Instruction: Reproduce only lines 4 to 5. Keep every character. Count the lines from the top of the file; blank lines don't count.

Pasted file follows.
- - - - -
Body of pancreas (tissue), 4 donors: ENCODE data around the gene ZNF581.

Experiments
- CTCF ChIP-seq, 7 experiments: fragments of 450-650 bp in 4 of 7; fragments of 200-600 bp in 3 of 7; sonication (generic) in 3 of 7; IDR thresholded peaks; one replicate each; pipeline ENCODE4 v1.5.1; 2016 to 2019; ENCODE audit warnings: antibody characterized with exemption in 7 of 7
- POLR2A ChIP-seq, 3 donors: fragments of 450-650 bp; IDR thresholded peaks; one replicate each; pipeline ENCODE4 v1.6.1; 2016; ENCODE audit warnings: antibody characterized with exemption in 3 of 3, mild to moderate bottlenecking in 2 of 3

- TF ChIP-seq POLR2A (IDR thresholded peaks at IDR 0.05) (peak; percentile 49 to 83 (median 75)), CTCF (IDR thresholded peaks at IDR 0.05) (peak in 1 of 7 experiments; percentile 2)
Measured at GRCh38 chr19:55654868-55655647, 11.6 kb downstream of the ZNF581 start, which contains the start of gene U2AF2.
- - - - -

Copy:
- POLR2A ChIP-seq, 3 donors: fragments of 450-650 bp; IDR thresholded peaks; one replicate each; pipeline ENCODE4 v1.6.1; 2016; ENCODE audit warnings: antibody characterized with exemption in 3 of 3, mild to moderate bottlenecking in 2 of 3

- TF ChIP-seq POLR2A (IDR thresholded peaks at IDR 0.05) (peak; percentile 49 to 83 (median 75)), CTCF (IDR thresholded peaks at IDR 0.05) (peak in 1 of 7 experiments; percentile 2)